The most cringe-inducing moment of the night occurred when Zack asked the people in the crowd to "take care of one another" and save their anger "for the streets." I'm sure the Chicago Police Department loved to hear that. I wonder if Zack realizes that many of the security forces down at the front row of his stage are actually off-duty cops, working on the side to protect him. I wonder how he'd like it if they just walked off the job. Chicago doesn't need much more violence in the streets, Zack. But thanks for visiting.

Another problem last night. Reports are flying that maybe as many as 2,000 people stormed a gate here at Lollapalooza during Rage's set. As a fence opened to let a CTA bus out into the street, the people stormed from across Columbus and charged the gate. They broke into the festival, knocking down people, kicking over cans. A fellow media member told me that they even broke into the VIP cabana section and began causing havoc. No official report yet on how many broke in or if people were arrested, but I'll stay on top of it.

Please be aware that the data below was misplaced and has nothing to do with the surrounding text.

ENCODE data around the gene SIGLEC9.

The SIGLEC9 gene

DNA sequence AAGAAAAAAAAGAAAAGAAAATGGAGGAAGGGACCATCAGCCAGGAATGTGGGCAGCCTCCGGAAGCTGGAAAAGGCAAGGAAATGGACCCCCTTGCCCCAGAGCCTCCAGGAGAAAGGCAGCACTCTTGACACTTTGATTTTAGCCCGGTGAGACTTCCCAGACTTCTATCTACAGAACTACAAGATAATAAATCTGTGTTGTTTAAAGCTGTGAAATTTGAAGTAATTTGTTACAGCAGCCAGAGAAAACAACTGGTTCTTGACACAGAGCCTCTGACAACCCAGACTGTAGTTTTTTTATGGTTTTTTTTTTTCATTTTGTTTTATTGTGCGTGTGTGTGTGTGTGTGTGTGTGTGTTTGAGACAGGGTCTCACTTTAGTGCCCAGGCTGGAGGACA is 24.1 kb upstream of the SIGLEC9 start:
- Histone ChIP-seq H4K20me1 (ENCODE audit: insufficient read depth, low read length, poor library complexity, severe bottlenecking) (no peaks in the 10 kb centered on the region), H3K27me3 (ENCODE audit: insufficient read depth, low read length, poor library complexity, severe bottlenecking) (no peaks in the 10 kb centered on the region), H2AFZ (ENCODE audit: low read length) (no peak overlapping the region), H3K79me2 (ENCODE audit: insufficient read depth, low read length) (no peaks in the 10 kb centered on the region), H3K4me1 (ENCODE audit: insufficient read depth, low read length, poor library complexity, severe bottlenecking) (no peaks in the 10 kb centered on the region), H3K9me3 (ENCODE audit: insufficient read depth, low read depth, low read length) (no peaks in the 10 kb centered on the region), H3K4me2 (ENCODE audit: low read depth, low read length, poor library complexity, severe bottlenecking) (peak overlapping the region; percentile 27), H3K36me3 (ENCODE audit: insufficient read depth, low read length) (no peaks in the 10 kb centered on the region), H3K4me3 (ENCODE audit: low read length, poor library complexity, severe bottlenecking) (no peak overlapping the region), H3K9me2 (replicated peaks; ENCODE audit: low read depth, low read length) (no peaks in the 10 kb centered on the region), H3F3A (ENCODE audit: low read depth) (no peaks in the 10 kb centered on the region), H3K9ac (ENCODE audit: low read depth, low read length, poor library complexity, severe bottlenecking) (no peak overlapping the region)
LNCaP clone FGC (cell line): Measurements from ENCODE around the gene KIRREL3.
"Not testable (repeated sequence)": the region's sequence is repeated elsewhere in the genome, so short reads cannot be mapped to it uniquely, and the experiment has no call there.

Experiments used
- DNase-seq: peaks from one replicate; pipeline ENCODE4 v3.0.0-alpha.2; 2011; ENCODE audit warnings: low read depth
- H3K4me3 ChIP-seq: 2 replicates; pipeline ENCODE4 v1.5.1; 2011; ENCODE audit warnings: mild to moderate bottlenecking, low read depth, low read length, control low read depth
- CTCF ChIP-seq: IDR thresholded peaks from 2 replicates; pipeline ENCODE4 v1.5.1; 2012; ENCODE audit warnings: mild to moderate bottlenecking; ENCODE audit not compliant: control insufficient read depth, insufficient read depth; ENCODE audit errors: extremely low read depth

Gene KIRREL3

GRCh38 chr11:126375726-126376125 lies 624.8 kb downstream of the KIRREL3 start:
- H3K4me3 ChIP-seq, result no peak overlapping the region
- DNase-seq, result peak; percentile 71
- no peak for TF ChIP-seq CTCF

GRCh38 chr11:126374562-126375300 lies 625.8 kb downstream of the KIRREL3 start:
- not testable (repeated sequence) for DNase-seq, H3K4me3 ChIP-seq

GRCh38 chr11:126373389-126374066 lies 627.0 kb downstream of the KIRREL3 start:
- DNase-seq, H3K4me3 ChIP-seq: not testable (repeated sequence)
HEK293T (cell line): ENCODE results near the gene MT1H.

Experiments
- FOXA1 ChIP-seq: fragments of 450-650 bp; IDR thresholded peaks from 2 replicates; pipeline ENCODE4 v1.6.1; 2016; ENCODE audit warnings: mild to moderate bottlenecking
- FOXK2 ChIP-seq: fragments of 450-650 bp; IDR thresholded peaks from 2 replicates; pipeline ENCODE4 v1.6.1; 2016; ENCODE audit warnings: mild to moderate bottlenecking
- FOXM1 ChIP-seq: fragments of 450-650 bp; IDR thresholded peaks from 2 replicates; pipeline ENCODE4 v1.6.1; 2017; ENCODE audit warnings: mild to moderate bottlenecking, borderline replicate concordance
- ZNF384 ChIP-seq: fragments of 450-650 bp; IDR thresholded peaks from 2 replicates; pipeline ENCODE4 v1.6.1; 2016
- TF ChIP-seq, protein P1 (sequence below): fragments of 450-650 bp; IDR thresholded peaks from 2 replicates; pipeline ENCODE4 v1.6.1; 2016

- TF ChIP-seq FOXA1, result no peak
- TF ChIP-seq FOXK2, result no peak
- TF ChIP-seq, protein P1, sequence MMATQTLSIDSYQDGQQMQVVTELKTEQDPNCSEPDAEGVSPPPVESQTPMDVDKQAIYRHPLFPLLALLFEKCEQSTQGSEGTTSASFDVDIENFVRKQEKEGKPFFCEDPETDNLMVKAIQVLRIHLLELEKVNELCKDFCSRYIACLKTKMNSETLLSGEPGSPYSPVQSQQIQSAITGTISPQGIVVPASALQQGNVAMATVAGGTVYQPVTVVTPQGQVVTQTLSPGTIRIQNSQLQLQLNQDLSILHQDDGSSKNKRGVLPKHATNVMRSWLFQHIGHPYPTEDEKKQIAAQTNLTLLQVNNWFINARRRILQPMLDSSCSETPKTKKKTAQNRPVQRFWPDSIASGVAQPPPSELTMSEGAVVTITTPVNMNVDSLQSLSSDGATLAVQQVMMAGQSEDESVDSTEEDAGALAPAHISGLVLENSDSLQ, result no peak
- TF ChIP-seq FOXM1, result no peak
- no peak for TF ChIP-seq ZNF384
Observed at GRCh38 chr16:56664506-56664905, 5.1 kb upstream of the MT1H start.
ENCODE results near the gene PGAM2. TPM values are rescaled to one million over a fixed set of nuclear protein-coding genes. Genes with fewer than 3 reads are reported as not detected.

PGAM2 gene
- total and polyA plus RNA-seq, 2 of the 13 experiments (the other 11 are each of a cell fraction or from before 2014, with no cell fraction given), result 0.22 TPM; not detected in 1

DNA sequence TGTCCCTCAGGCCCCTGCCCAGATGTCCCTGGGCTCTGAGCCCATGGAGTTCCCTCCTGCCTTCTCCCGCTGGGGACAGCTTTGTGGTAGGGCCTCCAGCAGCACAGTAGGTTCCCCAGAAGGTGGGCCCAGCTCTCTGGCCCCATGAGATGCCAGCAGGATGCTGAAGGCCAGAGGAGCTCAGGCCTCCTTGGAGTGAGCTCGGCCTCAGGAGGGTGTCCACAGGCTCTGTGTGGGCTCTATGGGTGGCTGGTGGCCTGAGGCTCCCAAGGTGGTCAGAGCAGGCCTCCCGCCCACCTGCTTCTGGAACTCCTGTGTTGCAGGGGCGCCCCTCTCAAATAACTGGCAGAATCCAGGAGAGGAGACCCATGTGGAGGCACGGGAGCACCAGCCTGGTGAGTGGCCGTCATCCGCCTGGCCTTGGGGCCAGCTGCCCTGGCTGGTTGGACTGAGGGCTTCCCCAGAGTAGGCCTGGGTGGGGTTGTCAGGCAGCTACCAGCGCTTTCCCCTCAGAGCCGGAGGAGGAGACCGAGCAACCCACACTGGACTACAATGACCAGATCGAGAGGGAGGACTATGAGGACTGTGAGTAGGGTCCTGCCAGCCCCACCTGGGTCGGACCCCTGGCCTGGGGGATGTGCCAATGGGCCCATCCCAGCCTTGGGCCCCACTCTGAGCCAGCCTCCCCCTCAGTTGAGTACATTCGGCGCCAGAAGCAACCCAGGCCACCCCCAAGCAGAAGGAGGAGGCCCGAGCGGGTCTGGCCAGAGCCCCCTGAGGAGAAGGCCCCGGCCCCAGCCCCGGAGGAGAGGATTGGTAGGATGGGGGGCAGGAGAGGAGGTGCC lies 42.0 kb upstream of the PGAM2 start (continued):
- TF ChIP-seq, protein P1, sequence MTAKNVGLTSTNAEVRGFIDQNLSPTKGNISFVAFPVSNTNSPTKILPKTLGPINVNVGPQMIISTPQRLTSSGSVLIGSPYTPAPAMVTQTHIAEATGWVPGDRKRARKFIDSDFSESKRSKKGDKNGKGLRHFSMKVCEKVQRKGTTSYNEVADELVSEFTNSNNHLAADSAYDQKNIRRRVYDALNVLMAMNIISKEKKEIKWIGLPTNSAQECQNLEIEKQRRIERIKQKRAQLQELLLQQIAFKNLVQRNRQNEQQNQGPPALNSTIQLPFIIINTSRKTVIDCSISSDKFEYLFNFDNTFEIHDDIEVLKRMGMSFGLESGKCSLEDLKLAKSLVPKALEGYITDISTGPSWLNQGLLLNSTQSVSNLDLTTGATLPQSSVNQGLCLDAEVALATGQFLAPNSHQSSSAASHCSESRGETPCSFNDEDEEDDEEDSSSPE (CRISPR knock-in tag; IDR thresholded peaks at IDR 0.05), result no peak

I snapped this photo last night as I was trying to leave the set early. That isn't the stage with the lights you see there. This is actually the STAIRCASE leading to the exit. Each night at Lolla, these stairs are an accident waiting to happen. Last night it was jammed full of people moshing, jumping up and down. Combine that with people in a panic, looking to either go up the stairs or down, and you have one terrifying situation.


There is one way to stop the Rage incident from happening again. They should never be allowed to headline a festival of this size. Instead, stick them in a 1 p.m. timeslot. This creates three situations:

1. The crowd will be smaller. Easier on security and on injuries.
2. It will be hotter. This makes people less likely to go as crazy.